Dental Implants vs. Dentures
Once you lose a tooth, it’s important that you schedule an appointment with Robinson Dental as soon as possible.
Our dental implant dentists in Cascade, Coopersville, and Wayland, are ready to help you determine the best treatment plan for your smile.
Whether you’re missing one tooth or several teeth, our dentists and their dedicated team will help you on your journey to a healthier smile.
In the meantime, here’s what you need to know.
How Dental Implants and Dentures Work
Both dental implants and dentures have the ability to . However, your experience with dental implants will be different from that with dentures. That’s because of how both of these tooth replacement options work.
In the case of the dental implant procedure, the doctor inserts a titanium alloy post into the jawbone. Over the course of several months, this implant fuses to the jawbone tissue during a process called osseointegration. At that point, the implant becomes the perfect foundation for an abutment and crown.
Since a dental implant is embedded in the jawbone, your replacement tooth will remain stable as you eat, talk, smile, and laugh. With dentures, you may experience occasional slippage due to the fact that the appliance rests on top of your gums. To discreetly correct slipping dentures, you’ll need to bite down gently and swallow. This will discreetly move yourback in place.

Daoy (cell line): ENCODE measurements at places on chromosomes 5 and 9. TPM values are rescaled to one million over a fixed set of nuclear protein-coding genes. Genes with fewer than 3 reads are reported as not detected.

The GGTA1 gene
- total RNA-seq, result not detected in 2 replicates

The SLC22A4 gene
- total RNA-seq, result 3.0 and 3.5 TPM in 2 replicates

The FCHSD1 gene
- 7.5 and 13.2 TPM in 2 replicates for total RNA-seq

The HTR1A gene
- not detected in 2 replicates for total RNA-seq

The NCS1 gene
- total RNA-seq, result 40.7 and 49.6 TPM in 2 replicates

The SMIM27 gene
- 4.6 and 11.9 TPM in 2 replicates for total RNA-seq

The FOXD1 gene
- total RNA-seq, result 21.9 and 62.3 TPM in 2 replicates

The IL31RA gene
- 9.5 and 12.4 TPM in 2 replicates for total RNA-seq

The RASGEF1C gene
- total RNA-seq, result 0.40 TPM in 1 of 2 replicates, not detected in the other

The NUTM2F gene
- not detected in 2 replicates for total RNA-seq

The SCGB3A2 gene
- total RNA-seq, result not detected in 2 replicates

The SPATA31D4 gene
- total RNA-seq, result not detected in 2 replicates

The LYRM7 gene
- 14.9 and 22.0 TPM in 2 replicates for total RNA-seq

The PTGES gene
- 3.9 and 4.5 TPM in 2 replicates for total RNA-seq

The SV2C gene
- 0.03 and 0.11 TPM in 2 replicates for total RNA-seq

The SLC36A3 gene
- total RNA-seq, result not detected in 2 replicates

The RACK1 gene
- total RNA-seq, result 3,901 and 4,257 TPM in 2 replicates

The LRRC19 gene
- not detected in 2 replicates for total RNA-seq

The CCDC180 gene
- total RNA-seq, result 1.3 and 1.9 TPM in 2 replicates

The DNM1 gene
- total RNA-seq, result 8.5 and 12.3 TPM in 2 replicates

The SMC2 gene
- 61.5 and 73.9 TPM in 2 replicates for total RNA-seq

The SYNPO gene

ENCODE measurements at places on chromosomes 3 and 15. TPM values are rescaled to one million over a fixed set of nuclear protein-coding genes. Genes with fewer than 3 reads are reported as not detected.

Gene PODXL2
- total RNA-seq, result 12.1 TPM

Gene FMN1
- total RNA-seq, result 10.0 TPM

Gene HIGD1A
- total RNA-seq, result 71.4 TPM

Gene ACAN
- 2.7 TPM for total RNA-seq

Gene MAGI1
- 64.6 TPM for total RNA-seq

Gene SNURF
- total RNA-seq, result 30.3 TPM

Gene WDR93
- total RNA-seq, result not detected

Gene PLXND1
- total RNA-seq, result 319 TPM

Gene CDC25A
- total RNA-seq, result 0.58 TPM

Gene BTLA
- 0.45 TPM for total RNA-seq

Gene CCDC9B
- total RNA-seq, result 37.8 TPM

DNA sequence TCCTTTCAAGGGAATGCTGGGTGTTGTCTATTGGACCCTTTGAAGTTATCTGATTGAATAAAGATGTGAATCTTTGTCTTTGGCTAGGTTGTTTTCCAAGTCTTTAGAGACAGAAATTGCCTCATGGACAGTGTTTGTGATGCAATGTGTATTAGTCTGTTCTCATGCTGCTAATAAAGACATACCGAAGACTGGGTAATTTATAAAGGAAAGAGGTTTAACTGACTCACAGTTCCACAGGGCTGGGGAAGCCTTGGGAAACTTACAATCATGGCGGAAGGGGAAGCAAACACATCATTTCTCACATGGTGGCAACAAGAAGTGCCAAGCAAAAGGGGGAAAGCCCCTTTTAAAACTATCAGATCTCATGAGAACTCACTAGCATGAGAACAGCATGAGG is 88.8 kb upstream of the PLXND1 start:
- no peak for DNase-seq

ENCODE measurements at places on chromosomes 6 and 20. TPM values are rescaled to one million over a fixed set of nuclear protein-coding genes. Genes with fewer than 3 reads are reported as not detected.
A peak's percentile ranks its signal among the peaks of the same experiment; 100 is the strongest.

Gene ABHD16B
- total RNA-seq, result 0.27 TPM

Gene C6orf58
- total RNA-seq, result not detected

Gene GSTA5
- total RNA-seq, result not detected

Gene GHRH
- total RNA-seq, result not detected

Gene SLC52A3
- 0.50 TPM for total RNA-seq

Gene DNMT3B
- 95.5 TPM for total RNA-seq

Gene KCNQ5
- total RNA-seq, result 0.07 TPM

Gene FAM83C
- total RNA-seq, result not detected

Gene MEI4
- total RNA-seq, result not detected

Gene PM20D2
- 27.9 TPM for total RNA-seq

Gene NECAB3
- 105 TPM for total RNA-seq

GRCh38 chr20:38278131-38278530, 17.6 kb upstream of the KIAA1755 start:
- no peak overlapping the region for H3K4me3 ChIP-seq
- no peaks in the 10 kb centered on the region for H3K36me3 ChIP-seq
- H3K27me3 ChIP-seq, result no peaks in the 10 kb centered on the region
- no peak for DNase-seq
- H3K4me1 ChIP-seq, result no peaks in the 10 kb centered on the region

Bone Loss in the Jaw
As soon as you lose a tooth, your body starts to absorb the minerals in your jaw to use elsewhere. If left untreated, jawbone deterioration can lead to a condition called facial collapse. Facial collapse can alter the appearance of your face so it looks more sunken. It can also make it more uncomfortable or difficult to continue wearing dentures.
Dentures don’t prevent bone loss in the jaw because they sit on top of the gums. However, since dental implants replace the function of a natural tooth root, it can trick your body into thinking your tooth is still there.
A dental implant can last for a lifetime with proper care. However, you’ll need to replace the dental crown that sits on top as needed. In general, a dental crown that’s kept in good condition may last between 10 and 15 years. To get the full use of your dental crown, you should continue to practice good oral hygiene by brushing and flossing your teeth every day.
In comparison, full dentures tend to last between 5 and 10 years. Partial dentures may last up to 15 years with proper maintenance and dental hygiene. Keep in mind that you may need our dentists to adjust the fit of your dentures as your jaw naturally shrinks over time.